Backed by Budapest, Hungary's MOL Group said on October 3 that it could sell its stake in Croatian refiner INA. However, according to Croatian media, government officials say there's little chance Zagreb could raise the estimated €3bn it would cost to buy the almost-50% stake.
With Budapest indicating the day before that a divestment by MOL may be the best route out of the deepening crisis between the two countries, the Hungarian energy group said in a statement that course is under consideration. Stating that MOL constantly reviews the value of its assets, the statement said the company "is going to reconsider the nature of any future involvement with INA in the near future".
MOL also claimed: "If there might be any decision about the possible selling of INA shares, the Croatian side does not possess the pre-emption right that the government has gained by contracts signed in 2009, due to prior violation of these contracts."
Meanwhile, citing high-ranking government sources, Croatian daily Jutarnji List reported on October 3 that there is no way Croatia could afford to buy the 49.1% stake in INA, especially given the current poor market conditions.
The paper concludes that only a Russian company has that kind of cash, yet Russian ownership would further weaken Croatia's position in INA. Any company buying the stake would also obtain the management rights currently ascribed to them, and a Russian company would pursue only its own interests. Those, the paper points out, are in direct conflict with Croatia's strategic interests.
On October 2, the Hungarian government - the largest single shareholder in MOL with 24.6% - said it would ask MOL to consider selling the INA stake to Zagreb or a third party. That followed a decision the previous day by the Croatian Office for the Suppression of Corruption and Organised Crime (USKOK), to issue Interpol and European arrest warrants for MOL CEO Zsolt Hernadi.
The move followed Hernadi's failure to appear for a hearing in a case concerning bribes paid to the now-jailed former Croat prime minister Ivo Sanader. Sanader was given a 10-year prison sentence in November after being found guilty of accepting a €10m bribe from MOL in return for awarding the Hungarian company controlling rights in INA in 2011. Sanader is appealing the verdict, while MOL denies any wrongdoing.
Both the Hungarian government and MOL claim the Croatian authorities' move is a tactic to force MOL to give up the management rights of INA in talks that are currently taking place between the two sides over a new shareholder agreement.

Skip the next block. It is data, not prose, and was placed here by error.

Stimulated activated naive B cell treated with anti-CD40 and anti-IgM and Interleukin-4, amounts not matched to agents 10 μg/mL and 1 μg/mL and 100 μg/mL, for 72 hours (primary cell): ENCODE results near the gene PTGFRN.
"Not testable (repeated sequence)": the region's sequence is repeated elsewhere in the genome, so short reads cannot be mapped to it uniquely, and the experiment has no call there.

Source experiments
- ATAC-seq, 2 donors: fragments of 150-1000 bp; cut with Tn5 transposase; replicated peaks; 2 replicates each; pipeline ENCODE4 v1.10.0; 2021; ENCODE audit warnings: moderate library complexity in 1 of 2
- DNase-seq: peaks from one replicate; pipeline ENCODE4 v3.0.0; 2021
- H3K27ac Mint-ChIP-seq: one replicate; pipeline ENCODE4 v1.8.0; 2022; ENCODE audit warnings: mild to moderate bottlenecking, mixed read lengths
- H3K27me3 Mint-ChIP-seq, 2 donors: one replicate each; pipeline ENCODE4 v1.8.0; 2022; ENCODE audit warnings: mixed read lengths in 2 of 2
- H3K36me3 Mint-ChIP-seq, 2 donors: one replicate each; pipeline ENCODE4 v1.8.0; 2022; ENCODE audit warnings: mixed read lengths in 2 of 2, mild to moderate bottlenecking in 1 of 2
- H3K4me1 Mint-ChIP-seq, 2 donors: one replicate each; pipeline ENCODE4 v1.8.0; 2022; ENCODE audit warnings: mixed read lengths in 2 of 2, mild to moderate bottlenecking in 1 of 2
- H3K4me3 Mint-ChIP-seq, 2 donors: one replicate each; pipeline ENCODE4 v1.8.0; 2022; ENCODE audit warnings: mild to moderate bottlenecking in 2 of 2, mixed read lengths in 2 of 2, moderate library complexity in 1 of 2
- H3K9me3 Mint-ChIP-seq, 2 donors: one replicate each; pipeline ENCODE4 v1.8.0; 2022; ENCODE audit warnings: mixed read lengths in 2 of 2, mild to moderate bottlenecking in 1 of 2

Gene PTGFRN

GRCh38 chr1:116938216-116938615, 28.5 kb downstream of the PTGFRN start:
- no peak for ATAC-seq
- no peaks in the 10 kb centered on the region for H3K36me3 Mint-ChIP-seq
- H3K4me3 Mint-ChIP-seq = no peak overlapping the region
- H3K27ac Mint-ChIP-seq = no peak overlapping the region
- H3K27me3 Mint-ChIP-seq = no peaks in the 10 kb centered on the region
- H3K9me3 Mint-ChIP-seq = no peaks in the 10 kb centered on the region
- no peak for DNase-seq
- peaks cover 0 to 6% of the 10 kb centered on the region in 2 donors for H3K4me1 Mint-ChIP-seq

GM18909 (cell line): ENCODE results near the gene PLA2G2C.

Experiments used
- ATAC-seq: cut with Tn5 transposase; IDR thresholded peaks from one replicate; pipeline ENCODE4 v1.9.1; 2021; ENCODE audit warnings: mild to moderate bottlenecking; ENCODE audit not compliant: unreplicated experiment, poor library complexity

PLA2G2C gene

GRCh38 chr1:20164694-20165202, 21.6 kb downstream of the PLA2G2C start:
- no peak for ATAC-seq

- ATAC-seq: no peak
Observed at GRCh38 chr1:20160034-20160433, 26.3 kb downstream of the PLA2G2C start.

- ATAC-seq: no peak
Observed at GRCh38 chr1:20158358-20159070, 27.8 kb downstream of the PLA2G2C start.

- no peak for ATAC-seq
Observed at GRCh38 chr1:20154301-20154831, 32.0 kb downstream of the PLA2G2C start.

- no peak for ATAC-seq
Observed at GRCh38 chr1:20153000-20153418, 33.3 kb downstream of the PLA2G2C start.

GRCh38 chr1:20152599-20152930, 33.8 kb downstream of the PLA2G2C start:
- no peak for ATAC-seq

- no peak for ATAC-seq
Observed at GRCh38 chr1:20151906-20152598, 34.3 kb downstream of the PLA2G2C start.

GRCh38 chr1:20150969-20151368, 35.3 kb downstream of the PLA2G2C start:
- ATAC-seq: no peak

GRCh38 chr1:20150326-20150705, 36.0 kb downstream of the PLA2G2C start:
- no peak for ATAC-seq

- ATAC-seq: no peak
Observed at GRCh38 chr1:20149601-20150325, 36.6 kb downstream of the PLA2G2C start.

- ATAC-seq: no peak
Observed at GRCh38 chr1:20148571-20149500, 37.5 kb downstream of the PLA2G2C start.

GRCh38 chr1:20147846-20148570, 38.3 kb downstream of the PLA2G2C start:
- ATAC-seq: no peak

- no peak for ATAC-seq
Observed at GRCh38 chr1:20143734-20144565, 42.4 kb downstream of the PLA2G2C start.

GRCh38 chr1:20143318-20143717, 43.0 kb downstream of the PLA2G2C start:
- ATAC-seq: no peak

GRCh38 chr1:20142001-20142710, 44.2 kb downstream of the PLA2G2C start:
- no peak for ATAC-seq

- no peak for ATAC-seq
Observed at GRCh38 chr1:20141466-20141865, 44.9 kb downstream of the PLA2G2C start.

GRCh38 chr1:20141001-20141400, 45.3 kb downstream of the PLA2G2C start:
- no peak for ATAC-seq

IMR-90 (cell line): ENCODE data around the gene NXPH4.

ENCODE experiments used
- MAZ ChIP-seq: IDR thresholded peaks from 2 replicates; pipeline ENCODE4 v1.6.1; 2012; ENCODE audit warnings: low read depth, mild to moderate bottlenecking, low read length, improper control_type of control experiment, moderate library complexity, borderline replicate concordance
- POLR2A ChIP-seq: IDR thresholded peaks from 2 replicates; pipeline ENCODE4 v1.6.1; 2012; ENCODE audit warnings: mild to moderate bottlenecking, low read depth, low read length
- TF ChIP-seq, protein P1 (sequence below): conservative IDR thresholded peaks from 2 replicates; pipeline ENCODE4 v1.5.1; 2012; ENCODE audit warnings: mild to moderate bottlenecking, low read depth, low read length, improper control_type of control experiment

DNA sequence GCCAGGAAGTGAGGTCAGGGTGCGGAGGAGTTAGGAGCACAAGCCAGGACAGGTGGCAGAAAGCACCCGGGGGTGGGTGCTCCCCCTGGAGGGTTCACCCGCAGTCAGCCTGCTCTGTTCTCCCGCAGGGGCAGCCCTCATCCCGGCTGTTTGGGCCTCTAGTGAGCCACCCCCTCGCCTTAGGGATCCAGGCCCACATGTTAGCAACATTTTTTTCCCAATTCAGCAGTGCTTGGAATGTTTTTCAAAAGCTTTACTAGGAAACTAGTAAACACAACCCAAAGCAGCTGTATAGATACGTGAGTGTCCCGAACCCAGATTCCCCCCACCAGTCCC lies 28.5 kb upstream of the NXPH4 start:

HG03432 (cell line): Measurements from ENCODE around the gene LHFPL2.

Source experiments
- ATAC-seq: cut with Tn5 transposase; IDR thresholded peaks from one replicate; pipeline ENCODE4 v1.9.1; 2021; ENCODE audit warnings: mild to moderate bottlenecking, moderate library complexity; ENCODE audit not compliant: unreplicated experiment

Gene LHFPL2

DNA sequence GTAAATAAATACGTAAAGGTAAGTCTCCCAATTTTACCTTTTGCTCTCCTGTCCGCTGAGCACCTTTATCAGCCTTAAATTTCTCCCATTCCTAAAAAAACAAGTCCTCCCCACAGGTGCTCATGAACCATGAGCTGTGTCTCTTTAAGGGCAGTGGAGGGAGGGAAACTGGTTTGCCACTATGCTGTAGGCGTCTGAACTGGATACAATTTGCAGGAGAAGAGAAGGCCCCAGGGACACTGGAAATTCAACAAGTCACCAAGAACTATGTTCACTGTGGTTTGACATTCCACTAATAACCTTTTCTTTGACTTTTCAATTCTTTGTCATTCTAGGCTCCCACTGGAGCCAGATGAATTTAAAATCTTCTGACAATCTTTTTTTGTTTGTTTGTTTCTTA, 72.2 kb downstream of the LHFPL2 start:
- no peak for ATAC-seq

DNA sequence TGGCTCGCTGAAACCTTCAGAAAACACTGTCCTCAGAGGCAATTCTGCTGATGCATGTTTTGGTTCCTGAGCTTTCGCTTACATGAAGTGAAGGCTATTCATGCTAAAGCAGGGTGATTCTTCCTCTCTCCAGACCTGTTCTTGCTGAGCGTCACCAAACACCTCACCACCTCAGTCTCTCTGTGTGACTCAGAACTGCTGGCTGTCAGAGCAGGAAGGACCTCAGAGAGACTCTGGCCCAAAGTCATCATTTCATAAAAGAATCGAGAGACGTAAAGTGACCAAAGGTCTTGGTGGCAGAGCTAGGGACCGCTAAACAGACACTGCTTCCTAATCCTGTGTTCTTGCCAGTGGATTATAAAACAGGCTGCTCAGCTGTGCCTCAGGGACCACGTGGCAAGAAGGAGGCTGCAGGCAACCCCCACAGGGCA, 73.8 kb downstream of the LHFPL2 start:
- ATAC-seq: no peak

"Already in November 2012, MOL Group emphasized that no substantive evidence has been provided to the court in support of the specific charges ... MOL will defend itself by all legal means against the outrageous actions that have been taken against Mr. Hernadi and the company, which appear to be influenced by interests seeking to intimidate both the company and its chairman," the company said in a statement on October 2.
Certainly the timing of the warrant's issue is convenient for Croatia, which is seeking to regain control of a company it feels was let go for too low a price, with its prospects as an oil and gas explorer looking increasingly bright. Zagreb sold a 25% stake in INA to MOL in 2003 for $505m. It allowed the Hungarian group to raise its stake to 49.1% in 2009, leaving the Croatian state holding 44.8%. However, opposition in Croatia since has prevented MOL gaining full majority control - hence the importance of the management rights handed over by Sanader's government.
The relationship has been rocky ever since. MOL complains the Croatian side has not lived up to its promises, which include taking back under public control INA's loss-making midstream gas business Prirodni Plin. For its part, Zagreb claims that MOL has only ever treated INA as a subsidiary and not invested in the company's promising upstream business.
According to KPMG, there is an estimated 18bn to 30bn cubic metres (cm) of unconventional gas in Croatia's Drava Depression, and INA believes there is much more lying in deep shale formations. "However further exploration still has to take place in order to gain more knowledge and understanding of potential source areas," the consulting company said in a report last year.
With the stakes so high then, few expect a quick resolution to the standoff. "The bribery case is setting the tone of the negotiations between MOL and Croatia over the INA shareholders' agreement ... We doubt that any rapid solution can be found here and expect long drawn-out negotiations," says Tamas Pletser of Erste Bank.
Inevitably Russia looms large over the whole issue, especially since the country's companies are continually trying to buy into energy assets in the region. On September 6, Bloomberg quoted unnamed sources saying that the Croatian government had approached Russian state-owned oil giant Rosneft about acquiring the INA stake from MOL. It took the office of Prime Minister Zoran Milanovic three days to deny the claim.
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